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British Foreign Office : United States correspondence, 1944-1945.


This collection in The National Archives at Kew covers British foreign affairs concerning the United States. The General Political Correspondence for the United States of America, in F.O. 371, consists primarily of communications between the Foreign Office and various British embassies and consulates in North America. Governmental, political, military, economic, and cultural topics concerning Anglo-American relations are chronicled. The documents include: 1944: Wendel Willkie's nomination by Republican Convention in 1940; suggested changing of name of Lend-Lease to War Pool Account; article by Bertrand Russell: "Can Americans and Britons be Friends?"; warning to British visitors against commenting on U.S. policies; Fortune article on Colonies; visit of Negro journalists to African colonies; British interference in U.S. elections; influence of American churches on American opinion and policy; Mr. Dewey and foreign policy; Republican candidates for presidential election; background to Dumbarton Oaks; Mr. Wallace's ideas about Imperialism and the Far East; speech of Viscount Halifax to the St. Andrews Society of Philadelphia; current affairs and opinions as seen in New Orleans; "Blame for Pearl Harbor"; What shall we do with the Germans? Political views of academic persons and business people at Princeton and Harvard; "What will happen to Colonies: Caribbean offers an answer" published in Newsweek; plan for deferment of Federal antitrust action; post-war treatment of Germany; Henry A. Wallace's visit to China and Soviet Asia; action against General Electric Company; U.S. troops in U.K.; rumor that President Roosevelt and Mr. Churchill have been working together to gain control of the world; attitude of General MacArthur toward Russia; termination of martial law in the territory of Hawaii. 1945: Supply of U.S. technical information toward British industry; question of allowing coloured officers to be sent on Royal Air Force Transport planes; articles by Walter Lippmann on liberation; Soviet press reports on President Truman's message to Congress; Anglo-American educational relations; teaching of history in U.S. schools; Roosevelt' death: reaction in Bagdad, Mexico City, Belgian Congo; American public opinion and foreign policy; memorandum entitled "The Writing off of Britain in USA"; American citizens serving with or discharged from British Army; copyright convention with U.S.; plaque presented to the London theatre by the Variety Club of America; U.S. prisoners of war in Germany; President Truman's message to people of U.S. message on termination of hostilities in Europe; U.S. opinion of use of Atomic Bomb; attempt by motion picture companies to prevent use in America of British patented television devices; among many other records.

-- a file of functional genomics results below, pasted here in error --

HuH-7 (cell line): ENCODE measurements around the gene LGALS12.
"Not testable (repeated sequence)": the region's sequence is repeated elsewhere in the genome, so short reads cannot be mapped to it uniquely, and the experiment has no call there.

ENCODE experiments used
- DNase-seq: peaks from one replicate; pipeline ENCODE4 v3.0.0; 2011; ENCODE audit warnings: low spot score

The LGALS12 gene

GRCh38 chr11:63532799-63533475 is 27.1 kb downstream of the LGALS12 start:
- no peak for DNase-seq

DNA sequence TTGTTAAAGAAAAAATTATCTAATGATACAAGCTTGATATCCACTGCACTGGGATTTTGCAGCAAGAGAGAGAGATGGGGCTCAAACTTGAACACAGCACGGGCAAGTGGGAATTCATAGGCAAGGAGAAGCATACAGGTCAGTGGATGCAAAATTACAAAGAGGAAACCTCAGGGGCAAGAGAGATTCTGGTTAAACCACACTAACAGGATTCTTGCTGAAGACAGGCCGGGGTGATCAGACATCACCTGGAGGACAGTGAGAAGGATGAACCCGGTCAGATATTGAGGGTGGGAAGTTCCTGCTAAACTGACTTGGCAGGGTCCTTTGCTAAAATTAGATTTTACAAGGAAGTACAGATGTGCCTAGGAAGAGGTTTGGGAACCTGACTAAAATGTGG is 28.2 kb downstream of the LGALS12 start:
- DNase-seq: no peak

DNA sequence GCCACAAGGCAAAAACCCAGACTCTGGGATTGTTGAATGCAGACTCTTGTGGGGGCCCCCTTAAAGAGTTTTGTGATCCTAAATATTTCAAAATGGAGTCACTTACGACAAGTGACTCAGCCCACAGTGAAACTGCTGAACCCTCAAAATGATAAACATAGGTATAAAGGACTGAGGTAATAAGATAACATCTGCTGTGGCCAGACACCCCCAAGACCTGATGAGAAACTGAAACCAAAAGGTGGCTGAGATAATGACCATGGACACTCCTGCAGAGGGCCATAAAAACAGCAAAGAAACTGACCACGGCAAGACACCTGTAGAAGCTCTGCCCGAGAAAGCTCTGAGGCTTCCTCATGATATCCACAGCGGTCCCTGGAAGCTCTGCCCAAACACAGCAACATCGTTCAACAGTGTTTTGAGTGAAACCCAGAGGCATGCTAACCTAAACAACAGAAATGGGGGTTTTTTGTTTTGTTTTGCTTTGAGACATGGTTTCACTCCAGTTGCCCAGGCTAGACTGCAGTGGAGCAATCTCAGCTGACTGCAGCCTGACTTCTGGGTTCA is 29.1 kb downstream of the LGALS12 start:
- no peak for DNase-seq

Archives unbound
Archives unbound.
Online resource
Farmington Hills, Mich. : Gale, a Cengage Company, 2018
Great Britain
United States
Record last modified: 2019-07-01 10:29:00
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